Rainforests Are Losing Their Ability to Absorb Carbon Dioxide. Here’s What We Can Do About It

Fog over rainforest
Boudhayan Bardhan/Unsplash

It’s no secret the Amazon is in trouble. The world’s largest tropical rainforest has weathered decades of deforestation due to logging and cattle ranching—and the situation grew particularly dire last year, when widespread fires scorched vast areas of the forest. Aside from their mind-boggling biodiversity, the Amazon and other rainforests across the globe have been a key buffer for climate change: Their trees and plant life soak up a significant percentage of human-generated carbon emissions. But a new study published in Nature shows that’s changing: Based on research in the Amazon and Africa, scientists have concluded that rainforests are absorbing significantly less carbon than they used to.

“Although intact tropical forests remain major stores of carbon and are key centres of biodiversity,” the authors write, “their ability to sequester additional carbon in trees is waning.”

That’s very bad news for us. According to the study, tropical forests across the globe act as “carbon sinks” and account for fully half of all the carbon stored in vegetation. If they lose their ability to store carbon, that will only accelerate the affects of climate change. As The Guardian points out, many plans for offsetting emissions involve preserving or regrowing tropical forests to do just that.

“Humans have been lucky so far, as tropical forests are mopping up lots of our pollution,” Simon Lewis, one of the authors of the study, told The Guardian, “but they can’t keep doing that indefinitely.”

To assess the relationship between tropical forests and atmospheric carbon dioxide, the researchers looked at the two largest expanses of rainforest on earth, in Africa and the Amazon. They measured tree growth over 30 years in 244 intact forests across 11 African countries and compared them with 321 plots scattered across the Amazon. Based on those measurements, they found that the Amazon’s ability to sequester carbon has been declining since the 1990s. Africa, meanwhile, stayed relatively steady until about 2010, when its forests also began to lose carbon to the atmosphere.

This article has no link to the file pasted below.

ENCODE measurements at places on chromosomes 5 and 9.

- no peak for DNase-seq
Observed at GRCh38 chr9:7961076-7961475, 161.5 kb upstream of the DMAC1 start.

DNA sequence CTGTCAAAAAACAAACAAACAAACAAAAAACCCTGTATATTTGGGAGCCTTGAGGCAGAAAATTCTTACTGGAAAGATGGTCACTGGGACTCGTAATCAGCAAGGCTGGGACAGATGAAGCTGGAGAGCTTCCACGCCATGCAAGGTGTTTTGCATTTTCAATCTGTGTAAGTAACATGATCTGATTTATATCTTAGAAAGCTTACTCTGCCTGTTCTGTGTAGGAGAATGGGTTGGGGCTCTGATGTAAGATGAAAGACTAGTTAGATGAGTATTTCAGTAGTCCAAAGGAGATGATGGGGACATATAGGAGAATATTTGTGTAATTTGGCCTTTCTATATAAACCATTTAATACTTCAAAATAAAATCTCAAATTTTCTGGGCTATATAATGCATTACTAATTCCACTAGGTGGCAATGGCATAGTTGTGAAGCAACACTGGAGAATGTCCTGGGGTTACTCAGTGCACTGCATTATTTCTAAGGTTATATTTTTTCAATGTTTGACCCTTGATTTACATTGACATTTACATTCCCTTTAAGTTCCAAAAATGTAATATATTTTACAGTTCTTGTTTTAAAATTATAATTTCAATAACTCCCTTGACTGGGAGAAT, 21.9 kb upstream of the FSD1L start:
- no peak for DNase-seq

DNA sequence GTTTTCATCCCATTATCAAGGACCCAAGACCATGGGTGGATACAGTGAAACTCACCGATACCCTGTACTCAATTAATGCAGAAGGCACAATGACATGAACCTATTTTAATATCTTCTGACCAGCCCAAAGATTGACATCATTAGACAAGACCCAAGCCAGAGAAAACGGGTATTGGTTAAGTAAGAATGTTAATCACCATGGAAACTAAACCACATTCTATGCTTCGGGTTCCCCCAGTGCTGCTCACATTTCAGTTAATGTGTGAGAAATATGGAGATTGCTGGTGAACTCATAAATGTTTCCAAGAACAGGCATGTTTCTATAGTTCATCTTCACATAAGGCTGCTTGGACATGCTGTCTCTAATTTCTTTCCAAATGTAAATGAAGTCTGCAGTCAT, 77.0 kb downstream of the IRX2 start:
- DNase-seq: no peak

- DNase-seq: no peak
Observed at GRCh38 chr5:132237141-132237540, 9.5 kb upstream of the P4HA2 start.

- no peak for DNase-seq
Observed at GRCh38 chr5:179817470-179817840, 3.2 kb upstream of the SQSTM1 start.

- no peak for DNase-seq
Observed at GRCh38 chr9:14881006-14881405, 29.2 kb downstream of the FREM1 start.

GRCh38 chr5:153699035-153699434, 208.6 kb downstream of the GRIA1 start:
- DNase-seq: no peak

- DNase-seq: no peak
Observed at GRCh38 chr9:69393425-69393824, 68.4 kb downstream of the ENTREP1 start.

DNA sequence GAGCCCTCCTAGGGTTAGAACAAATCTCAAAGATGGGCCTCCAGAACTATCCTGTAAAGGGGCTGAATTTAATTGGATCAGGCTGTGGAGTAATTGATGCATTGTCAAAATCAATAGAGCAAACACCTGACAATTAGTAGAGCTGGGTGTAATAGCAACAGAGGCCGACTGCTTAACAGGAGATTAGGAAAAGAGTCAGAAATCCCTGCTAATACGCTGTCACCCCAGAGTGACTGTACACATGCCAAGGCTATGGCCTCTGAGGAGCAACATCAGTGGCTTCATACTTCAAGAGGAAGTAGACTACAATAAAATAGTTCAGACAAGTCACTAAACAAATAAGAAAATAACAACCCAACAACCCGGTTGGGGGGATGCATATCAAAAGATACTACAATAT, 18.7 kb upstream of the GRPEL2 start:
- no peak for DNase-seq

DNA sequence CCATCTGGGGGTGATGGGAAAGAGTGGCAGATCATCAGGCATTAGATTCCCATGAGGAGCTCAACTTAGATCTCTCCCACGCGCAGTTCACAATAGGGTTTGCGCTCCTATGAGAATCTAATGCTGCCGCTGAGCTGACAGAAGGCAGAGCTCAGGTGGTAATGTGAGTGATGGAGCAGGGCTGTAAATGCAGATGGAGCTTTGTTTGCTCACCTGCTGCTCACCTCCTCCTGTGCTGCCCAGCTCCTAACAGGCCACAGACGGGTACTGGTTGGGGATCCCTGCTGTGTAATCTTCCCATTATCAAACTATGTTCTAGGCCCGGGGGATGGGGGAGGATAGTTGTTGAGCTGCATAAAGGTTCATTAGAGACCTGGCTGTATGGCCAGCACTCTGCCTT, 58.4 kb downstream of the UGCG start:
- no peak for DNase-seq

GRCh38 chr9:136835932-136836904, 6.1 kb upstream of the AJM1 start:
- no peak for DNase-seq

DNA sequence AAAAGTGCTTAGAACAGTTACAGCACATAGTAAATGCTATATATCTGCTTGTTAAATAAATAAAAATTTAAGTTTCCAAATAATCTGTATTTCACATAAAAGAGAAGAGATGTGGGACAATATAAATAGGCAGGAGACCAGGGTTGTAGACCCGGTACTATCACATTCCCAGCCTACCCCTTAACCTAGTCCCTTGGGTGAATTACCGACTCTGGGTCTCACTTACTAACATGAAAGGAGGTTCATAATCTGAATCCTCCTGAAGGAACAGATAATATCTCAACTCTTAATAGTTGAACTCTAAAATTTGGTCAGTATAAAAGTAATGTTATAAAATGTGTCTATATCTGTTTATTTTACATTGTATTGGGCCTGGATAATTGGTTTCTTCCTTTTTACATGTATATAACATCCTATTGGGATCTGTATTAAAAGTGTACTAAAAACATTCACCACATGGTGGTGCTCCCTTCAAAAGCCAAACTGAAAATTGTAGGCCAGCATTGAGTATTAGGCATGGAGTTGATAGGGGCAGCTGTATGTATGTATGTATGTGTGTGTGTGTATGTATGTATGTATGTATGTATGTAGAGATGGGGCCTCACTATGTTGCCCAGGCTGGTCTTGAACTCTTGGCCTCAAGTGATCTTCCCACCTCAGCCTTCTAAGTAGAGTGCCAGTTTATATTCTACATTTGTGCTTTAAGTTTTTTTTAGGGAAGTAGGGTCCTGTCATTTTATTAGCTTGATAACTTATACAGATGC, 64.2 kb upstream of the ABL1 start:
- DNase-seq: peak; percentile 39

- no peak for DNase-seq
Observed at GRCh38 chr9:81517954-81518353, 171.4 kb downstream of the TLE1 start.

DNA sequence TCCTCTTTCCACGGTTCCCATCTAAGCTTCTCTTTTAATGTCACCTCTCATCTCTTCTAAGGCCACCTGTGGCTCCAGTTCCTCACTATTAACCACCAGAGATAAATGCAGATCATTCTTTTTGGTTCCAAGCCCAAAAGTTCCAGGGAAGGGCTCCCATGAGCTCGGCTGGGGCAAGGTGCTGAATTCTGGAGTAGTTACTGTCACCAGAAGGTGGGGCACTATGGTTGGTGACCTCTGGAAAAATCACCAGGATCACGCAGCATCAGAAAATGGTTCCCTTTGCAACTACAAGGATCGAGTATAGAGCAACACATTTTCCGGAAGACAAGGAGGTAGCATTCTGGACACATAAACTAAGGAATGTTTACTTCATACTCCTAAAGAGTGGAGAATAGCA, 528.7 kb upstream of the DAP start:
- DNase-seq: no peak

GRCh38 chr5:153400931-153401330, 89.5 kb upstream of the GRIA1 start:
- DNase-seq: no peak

Using that data, the scientists developed a statistical model to predict how things would play out over the next few decades. Spoiler alert: It’s not looking good. The model “indicates a long-term future decline in the African sink, whereas the Amazonian sink continues to weaken rapidly.”

When averaged out globally, the scientists show that tropical forests reached peak carbon absorption in the 1990s—soaking up about 17 percent of human-generated CO2. By the 2010s, they estimate that rainforests were taking in just six percent, helped in part by widespread deforestation, droughts, and a massive uptick in carbon emissions. Based on that, the scientists conclude that tropical forest have already peaked as carbon sinks, and will be in “long-term decline” from here on out.

If the study did offer a shred of good news, it’s this: Forests and vegetation outside the tropics have begun to pick up some of the slack over the past two decades. The scientists found that carbon uptake across the Northern Hemisphere landmass increased in the 1990s and 2000s.

But most climate models—and most countries’ climate plans—rely on the power of the rainforest to soak up human-generated CO2. According to the data published here, the tropical carbon sink is on schedule to end “sooner than even the most pessimistic climate-driven vegetation models predict,” the authors write. With that in mind, Lewis had strong words for companies and governments that think purchasing emissions offsets or preserving tropical forests will be enough to stave off disaster.

“The use of forests as an offset is largely a marketing tool for companies to try to continue with business as usual,” he told The Guardian. “The reality is that every country and every sector needs to reach zero emissions.”

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